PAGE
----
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Flu? Ewwwww. 'They're Dropping Like Flies Everywhere'

Influenza cases are on the rise in Connecticut — including Middletown, which is seeing the most numbers of infections in a decade.

 

Does it seem to you like there are more cases of the flu affecting people around town than in past years? Do the lines at the doctors' offices seem longer? Does the pharmacy counter at CVS, Rite Aid and Walgreens look more crowded than most area restaurants on a Saturday night?

If that's the way it seems to you, you are not mistaken.

The city of Middletown is experiencing the worse influenza season in the last 10 years, according to Dr. Joseph Havlicek, Middletown's director of health. It began five weeks earlier than usual.

The city did offer several free flu clinics this past October and November, but this late in the flu season, there are only two remaining options: getting one from a primary care physician or from a local pharmacy (although one must be at least 18 years of age).

According to flu.gov, the 2012-2013 flu vaccine is made from the following three viruses:

  • A/California/7/2009 (H1N1)-like virus
  • A/Victoria/361/2011 (H3N2)-like virus
  • B/Wisconsin/1/2010-like virus

Flu.gov says the 2012-2013 flu vaccine will not protect against the H3N2v flu, associated with exposure to swine, which resulted in more than 300 flu cases in 2011 and 2012.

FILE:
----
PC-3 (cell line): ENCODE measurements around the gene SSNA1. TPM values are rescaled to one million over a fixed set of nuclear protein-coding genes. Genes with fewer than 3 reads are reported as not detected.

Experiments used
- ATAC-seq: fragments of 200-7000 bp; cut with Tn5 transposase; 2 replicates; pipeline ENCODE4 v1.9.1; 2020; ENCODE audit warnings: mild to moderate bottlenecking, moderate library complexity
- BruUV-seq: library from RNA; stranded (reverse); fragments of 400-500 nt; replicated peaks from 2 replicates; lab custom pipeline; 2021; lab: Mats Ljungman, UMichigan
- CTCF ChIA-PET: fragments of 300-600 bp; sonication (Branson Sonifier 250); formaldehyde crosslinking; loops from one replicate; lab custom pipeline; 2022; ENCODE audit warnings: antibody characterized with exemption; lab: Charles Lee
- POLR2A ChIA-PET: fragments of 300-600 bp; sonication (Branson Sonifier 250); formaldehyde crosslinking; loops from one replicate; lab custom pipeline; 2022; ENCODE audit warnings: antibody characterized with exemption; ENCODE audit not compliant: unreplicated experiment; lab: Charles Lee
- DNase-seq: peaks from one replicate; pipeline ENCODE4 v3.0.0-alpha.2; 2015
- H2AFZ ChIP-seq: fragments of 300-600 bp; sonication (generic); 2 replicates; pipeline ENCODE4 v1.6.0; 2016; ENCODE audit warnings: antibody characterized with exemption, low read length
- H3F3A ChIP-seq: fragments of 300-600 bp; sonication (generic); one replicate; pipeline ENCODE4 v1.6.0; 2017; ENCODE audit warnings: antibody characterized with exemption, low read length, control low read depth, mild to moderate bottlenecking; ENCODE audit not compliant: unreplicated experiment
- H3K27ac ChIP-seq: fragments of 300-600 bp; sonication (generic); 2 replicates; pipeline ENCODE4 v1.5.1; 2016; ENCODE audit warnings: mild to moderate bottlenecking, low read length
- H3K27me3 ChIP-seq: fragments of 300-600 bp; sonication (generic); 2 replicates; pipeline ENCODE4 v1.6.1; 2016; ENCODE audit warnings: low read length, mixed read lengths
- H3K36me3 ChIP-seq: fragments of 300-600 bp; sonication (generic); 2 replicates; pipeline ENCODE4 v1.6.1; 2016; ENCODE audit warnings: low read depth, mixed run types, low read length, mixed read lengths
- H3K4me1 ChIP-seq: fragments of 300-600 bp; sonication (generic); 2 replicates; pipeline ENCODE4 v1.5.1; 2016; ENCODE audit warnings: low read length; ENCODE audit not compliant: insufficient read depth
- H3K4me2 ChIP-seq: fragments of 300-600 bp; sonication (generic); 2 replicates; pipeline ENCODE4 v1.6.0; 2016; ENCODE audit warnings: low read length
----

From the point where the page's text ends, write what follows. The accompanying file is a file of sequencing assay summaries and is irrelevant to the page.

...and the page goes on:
Some protection better than nothing, even at this late date

Experts say some protection is better than nothing, even at this late date. The flu vaccine becomes effective approximately two weeks after it is given. While the flu season generally is the worst in January and February, it runs through May. A flu vaccine protects you for one season only, so if you got one last year, that doesn't protect you this year.

The federal Centers for Disease Control and Prevention says nationally flu levels are trending higher as well.

Nationally, flu rates near peak levels during moderately severe seasons

“Reports of influenza-like-illness (ILI) are nearing what have been peak levels during moderately severe seasons,” according to Dr. Joe Bresee, Chief of the Epidemiology and Prevention Branch in CDC’s Influenza Division, on the CDC website. “While we can’t say for certain how severe this season will be, we can say that a lot of people are getting sick with influenza and we are getting reports of severe illness and hospitalizations.”

The CDC also "recommends influenza vaccination and antiviral treatment when appropriate at this time," the website says. Antiviral treatments recommended for the 2012-2013 season include oseltamivir (Tamiflu®) and zanamivir (Relenza®).

To explore flu trends in Connecticut visit Google Flu Trends.

The Red Cross also is urging everyone to get their flu shot now, and to take steps at home to prevent the spread of the flu. Here is a prepared release from the Red Cross:

Widespread flu activity is being reported across much of the country and the American Red Cross urges people who have not yet gotten a flu vaccine to get vaccinated now.

The Red Cross also has steps people can take to prevent the spread of the flu virus during what the Centers for Disease Control (CDC) says is the worst influenza outbreak in several years in the United States. Widespread flu activity is reported in 41 states, including Connecticut.

Related stories

  • The Importance of Getting a Flu Shot
  • Whooping Cough and Adult Vaccination
  • Flu Shots: What's Routine for Some Is Off-Limits for Others
  • Middletown Reports Highest Rate of Flu Infection in Decade

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